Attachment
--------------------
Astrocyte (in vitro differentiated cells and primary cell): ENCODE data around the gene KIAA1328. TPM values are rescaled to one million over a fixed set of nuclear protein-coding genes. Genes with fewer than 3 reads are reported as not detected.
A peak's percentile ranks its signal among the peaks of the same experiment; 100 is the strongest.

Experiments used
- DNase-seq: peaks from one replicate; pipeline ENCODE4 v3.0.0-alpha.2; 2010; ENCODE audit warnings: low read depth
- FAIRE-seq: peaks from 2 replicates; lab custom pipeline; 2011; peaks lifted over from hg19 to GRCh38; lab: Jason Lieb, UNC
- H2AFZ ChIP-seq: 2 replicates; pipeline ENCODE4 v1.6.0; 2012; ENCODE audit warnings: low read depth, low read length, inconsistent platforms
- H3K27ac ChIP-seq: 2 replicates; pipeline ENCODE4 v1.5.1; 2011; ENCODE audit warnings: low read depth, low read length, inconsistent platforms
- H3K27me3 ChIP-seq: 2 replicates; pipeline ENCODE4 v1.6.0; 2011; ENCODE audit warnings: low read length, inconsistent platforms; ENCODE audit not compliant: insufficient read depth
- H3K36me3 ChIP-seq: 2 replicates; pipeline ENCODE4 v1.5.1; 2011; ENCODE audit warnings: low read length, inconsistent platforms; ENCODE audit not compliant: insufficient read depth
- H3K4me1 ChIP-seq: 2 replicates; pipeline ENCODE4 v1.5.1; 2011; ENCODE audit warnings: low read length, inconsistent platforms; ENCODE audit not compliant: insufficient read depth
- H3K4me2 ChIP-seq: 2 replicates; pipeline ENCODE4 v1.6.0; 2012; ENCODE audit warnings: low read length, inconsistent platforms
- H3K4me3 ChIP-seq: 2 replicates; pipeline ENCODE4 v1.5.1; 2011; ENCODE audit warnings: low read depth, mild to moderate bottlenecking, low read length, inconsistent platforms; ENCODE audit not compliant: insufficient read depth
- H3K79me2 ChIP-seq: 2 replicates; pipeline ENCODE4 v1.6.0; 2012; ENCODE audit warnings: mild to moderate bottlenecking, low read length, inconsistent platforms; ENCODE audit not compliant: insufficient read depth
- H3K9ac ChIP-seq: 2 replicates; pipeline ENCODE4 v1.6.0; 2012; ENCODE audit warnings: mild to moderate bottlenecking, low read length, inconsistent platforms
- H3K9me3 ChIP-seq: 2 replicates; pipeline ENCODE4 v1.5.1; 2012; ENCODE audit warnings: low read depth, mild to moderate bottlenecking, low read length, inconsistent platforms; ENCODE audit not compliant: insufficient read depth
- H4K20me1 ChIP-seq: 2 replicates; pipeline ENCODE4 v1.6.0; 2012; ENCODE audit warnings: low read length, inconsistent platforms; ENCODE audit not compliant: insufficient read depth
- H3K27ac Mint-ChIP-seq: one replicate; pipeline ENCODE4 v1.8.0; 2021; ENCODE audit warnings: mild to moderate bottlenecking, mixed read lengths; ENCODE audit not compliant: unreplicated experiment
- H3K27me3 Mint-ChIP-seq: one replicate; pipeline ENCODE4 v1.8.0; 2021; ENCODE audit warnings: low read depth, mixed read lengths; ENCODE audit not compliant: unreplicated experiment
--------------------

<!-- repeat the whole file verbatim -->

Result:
Astrocyte (in vitro differentiated cells and primary cell): ENCODE data around the gene KIAA1328. TPM values are rescaled to one million over a fixed set of nuclear protein-coding genes. Genes with fewer than 3 reads are reported as not detected.
A peak's percentile ranks its signal among the peaks of the same experiment; 100 is the strongest.

Experiments used
- DNase-seq: peaks from one replicate; pipeline ENCODE4 v3.0.0-alpha.2; 2010; ENCODE audit warnings: low read depth
- FAIRE-seq: peaks from 2 replicates; lab custom pipeline; 2011; peaks lifted over from hg19 to GRCh38; lab: Jason Lieb, UNC
- H2AFZ ChIP-seq: 2 replicates; pipeline ENCODE4 v1.6.0; 2012; ENCODE audit warnings: low read depth, low read length, inconsistent platforms
- H3K27ac ChIP-seq: 2 replicates; pipeline ENCODE4 v1.5.1; 2011; ENCODE audit warnings: low read depth, low read length, inconsistent platforms
- H3K27me3 ChIP-seq: 2 replicates; pipeline ENCODE4 v1.6.0; 2011; ENCODE audit warnings: low read length, inconsistent platforms; ENCODE audit not compliant: insufficient read depth
- H3K36me3 ChIP-seq: 2 replicates; pipeline ENCODE4 v1.5.1; 2011; ENCODE audit warnings: low read length, inconsistent platforms; ENCODE audit not compliant: insufficient read depth
- H3K4me1 ChIP-seq: 2 replicates; pipeline ENCODE4 v1.5.1; 2011; ENCODE audit warnings: low read length, inconsistent platforms; ENCODE audit not compliant: insufficient read depth
- H3K4me2 ChIP-seq: 2 replicates; pipeline ENCODE4 v1.6.0; 2012; ENCODE audit warnings: low read length, inconsistent platforms
- H3K4me3 ChIP-seq: 2 replicates; pipeline ENCODE4 v1.5.1; 2011; ENCODE audit warnings: low read depth, mild to moderate bottlenecking, low read length, inconsistent platforms; ENCODE audit not compliant: insufficient read depth
- H3K79me2 ChIP-seq: 2 replicates; pipeline ENCODE4 v1.6.0; 2012; ENCODE audit warnings: mild to moderate bottlenecking, low read length, inconsistent platforms; ENCODE audit not compliant: insufficient read depth
- H3K9ac ChIP-seq: 2 replicates; pipeline ENCODE4 v1.6.0; 2012; ENCODE audit warnings: mild to moderate bottlenecking, low read length, inconsistent platforms
- H3K9me3 ChIP-seq: 2 replicates; pipeline ENCODE4 v1.5.1; 2012; ENCODE audit warnings: low read depth, mild to moderate bottlenecking, low read length, inconsistent platforms; ENCODE audit not compliant: insufficient read depth
- H4K20me1 ChIP-seq: 2 replicates; pipeline ENCODE4 v1.6.0; 2012; ENCODE audit warnings: low read length, inconsistent platforms; ENCODE audit not compliant: insufficient read depth
- H3K27ac Mint-ChIP-seq: one replicate; pipeline ENCODE4 v1.8.0; 2021; ENCODE audit warnings: mild to moderate bottlenecking, mixed read lengths; ENCODE audit not compliant: unreplicated experiment
- H3K27me3 Mint-ChIP-seq: one replicate; pipeline ENCODE4 v1.8.0; 2021; ENCODE audit warnings: low read depth, mixed read lengths; ENCODE audit not compliant: unreplicated experiment